By Catherine Mwesigwa Kizza
Uganda started its Prevention of Mother to Child Transmission of HIV program in 2000. However, twelve years later, 65 babies are being born daily infected with HIV, 80,000 children living with HIV are not accessing ARVs though they are readily available in the country.
“Two years from today, half of these children will be dead if not identified and started on treatment,” said Sarah Kataike, the Minister of State for Health, General Duties at the opening of the 6th National Peadiatric HIV conference in Kampala, on Wednesday this week.
Kataike attributed this tragedy to the fact that interventions have not been scaled up to achieve public health impact.
“To achieve elimination of HIV in children- at least 90% of women and their children should access these services,” she said.
The new Uganda AIDS Indicators’ Survey 2011, HIV prevalence has increased to 7.3%. There are 130,000 new HIV infections in the country every year.
HIV prevalence is highest among women at 8.3% while it is 6.1% among men. Urban women have a higher prevalence at 11% than their rural counterparts at 8%. However there are no urban-rural differences among the men.
Kataike noted that Mother to Child Transmission of HIV was the second most common cause of infection but added that World Health Organisation had provided evidence that ARV given early to HIV positive pregnant women and throughout the breastfeeding period, eliminate HIV in children.
It is for this reason that the government is rolling out a new strategy code-named Option B+ in an effort to eliminate Mother to Child Transmission of HIV by 2015.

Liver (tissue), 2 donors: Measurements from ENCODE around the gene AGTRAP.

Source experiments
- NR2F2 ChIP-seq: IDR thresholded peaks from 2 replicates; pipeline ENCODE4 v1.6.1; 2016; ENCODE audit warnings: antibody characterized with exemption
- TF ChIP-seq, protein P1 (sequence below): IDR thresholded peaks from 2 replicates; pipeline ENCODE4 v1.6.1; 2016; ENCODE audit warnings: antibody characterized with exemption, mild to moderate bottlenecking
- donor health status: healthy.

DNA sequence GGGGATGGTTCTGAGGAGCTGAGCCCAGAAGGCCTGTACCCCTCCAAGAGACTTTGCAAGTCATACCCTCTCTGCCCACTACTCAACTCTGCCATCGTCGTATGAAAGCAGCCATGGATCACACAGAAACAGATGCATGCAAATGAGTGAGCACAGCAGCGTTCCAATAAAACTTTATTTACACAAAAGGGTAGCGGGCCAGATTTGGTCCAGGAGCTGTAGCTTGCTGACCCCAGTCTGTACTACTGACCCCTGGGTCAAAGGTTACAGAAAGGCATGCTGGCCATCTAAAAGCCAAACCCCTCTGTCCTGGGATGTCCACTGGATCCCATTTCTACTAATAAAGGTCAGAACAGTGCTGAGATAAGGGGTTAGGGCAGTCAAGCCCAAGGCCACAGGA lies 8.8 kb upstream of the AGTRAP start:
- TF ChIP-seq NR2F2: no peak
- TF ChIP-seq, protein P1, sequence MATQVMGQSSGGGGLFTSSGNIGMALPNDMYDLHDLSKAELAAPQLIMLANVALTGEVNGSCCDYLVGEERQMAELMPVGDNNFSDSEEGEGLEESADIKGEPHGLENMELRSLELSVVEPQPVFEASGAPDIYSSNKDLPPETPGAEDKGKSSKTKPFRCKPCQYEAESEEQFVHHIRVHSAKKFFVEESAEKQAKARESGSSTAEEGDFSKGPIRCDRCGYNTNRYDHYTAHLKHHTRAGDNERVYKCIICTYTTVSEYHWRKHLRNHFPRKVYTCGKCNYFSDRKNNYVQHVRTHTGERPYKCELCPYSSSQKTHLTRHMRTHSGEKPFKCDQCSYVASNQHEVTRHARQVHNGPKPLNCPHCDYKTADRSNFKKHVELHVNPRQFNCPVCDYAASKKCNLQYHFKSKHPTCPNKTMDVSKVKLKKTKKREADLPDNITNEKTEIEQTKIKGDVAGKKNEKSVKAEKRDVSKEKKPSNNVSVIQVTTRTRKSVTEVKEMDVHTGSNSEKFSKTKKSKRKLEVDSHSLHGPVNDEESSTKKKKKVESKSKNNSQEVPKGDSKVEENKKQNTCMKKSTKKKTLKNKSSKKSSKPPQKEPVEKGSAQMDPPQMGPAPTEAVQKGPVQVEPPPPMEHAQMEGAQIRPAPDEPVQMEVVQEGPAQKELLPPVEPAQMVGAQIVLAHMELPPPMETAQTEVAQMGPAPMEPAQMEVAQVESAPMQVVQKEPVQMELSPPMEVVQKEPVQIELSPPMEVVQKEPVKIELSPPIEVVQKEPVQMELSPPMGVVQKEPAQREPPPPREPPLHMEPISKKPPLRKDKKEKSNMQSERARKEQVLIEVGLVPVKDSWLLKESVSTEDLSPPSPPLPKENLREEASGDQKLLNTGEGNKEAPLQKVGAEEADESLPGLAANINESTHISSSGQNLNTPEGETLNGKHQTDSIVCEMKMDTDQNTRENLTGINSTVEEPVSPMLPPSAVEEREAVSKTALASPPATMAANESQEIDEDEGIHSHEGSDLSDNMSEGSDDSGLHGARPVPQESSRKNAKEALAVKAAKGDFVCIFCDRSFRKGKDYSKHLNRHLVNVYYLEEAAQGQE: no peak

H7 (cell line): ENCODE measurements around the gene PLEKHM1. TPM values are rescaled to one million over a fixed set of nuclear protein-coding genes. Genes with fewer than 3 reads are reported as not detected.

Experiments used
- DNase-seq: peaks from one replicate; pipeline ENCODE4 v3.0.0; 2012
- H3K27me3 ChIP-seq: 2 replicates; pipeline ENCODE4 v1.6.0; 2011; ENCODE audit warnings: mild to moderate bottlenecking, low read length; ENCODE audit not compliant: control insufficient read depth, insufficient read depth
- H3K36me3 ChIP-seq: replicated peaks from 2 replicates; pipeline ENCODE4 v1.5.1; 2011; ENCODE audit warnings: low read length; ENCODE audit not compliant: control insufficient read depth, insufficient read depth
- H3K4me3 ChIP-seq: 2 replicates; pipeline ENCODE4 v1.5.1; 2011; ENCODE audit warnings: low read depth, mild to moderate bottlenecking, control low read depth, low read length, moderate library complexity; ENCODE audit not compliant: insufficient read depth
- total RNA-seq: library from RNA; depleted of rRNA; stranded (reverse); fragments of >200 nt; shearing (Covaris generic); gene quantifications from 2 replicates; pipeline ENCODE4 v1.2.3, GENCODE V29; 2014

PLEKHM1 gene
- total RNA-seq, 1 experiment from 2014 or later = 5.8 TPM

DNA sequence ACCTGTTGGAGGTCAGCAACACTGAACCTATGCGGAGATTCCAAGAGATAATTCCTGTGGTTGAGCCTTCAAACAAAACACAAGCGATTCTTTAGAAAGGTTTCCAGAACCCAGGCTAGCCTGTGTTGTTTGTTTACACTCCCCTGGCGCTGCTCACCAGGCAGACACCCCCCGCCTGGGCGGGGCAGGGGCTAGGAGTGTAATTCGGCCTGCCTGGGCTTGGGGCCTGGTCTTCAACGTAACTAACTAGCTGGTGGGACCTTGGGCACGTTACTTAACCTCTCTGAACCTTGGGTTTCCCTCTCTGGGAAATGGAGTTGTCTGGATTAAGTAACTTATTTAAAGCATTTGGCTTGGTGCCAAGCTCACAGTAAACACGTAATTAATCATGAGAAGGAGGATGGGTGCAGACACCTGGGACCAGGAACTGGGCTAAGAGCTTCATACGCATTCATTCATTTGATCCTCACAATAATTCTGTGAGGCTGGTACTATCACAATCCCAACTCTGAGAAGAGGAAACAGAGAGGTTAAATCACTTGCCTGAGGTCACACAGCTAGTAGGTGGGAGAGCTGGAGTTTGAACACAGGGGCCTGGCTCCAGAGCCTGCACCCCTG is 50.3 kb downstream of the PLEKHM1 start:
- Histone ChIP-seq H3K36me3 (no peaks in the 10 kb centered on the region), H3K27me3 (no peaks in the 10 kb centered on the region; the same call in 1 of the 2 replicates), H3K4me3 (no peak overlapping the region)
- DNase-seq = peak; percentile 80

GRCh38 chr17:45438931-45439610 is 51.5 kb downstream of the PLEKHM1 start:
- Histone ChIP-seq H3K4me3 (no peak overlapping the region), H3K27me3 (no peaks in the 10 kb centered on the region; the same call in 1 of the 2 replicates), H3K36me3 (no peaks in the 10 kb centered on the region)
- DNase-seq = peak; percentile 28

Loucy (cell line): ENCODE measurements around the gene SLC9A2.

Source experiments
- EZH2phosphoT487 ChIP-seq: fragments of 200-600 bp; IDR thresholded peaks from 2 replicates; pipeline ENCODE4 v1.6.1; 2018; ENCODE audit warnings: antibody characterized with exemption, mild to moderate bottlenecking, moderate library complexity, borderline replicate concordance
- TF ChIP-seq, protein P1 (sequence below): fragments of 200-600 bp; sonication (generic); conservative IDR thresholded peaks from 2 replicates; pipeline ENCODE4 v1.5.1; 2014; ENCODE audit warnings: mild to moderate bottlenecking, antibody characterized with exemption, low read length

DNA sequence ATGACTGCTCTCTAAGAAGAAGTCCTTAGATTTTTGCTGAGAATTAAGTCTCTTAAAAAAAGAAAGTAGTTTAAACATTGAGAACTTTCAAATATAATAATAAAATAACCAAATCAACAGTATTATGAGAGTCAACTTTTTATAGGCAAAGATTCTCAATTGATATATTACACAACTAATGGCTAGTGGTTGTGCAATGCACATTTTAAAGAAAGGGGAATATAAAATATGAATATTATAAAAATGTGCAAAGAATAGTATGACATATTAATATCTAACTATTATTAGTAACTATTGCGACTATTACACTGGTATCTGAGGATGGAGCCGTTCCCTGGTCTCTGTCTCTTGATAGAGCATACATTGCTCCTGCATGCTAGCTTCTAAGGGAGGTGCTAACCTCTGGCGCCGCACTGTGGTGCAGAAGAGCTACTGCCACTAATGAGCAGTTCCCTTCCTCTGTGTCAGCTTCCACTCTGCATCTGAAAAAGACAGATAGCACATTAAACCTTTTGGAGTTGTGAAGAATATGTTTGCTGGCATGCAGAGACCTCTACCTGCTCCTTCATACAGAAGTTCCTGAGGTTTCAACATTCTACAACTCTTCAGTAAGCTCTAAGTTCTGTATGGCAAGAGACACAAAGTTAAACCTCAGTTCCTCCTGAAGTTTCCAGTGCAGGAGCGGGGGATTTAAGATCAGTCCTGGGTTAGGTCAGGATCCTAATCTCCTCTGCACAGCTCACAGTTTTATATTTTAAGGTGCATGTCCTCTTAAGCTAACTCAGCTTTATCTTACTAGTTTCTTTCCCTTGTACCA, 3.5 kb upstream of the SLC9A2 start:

Launching the strategy at the conference, First Lady Janet Museveni called for a return to the multi sectoral approach Uganda used to implement the ABC strategy of Abstinence, Faithfulness in marriage and Condom use in the 1990s.
The strategy successfully brought down HIV prevalence however, the First Lady said, it was met with resistance.
“Many voices stopped us. They said that by promoting abstinence and faithfulness, we were not being practical. The loud noise could not allow us to go on,” she said adding, “if we had not stopped we would have had an affordable way of preventing our children from infection.”
She said that we now have to learn the hard way.
“If HIV is stopped in families, children will be safe,” she said.
Mrs Museveni emphasised the importance of involving all stakeholders to achieve success.
“There was a time when we were leading the struggle. We should not get to 2015 with HIV prevalence in Uganda going up and not down, she said.
Musa Bungudu, the UNAIDs country director said development partners were joining Uganda to get it to zero HIV infections but he noted there had to be zero corruption to progress.
He noted that Uganda has made many achievements but it is the only country in Sub Saharan Africa and only one of two in Africa where new infections are going up.
He recommended the direct implementation of Option B+ as a way of curbing new infections among babies born to infected mothers.
Option B+ is a regimen where all HIV positive pregnant mothers are given ARVs from three and a half months of pregnancy regardless of their CD4 count, throughout pregnancy, labour, breastfeeding and for life. The babies are also given ARVs up to six weeks.
The new regimen is recommended by WHO to eliminate MTCT of HIV.
“It is easy to administer,” said Hon Kataike. “A mother will take one pill a day from pregnancy through life,” she added.
She revealed that the US government had provided funds to support the programme for the first year.
Hon Kataike underscored the importance of the households and communities in achieving health. She noted the critical role men played and that they needed to be brought on board.
She appealed to the education sector to ensure that infected children are not stigmatised in school.
Speaking at the same function, the US ambassador, H.E. Scott DeLiSi announced that US had increased funding for PMTCT by USD25million bringing up its contribution to USD40million.
“Our commitment is deep, strong and enduring. The people of the United States of America will keep the commitment to Uganda,” he said.
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65 babies born with HIV every day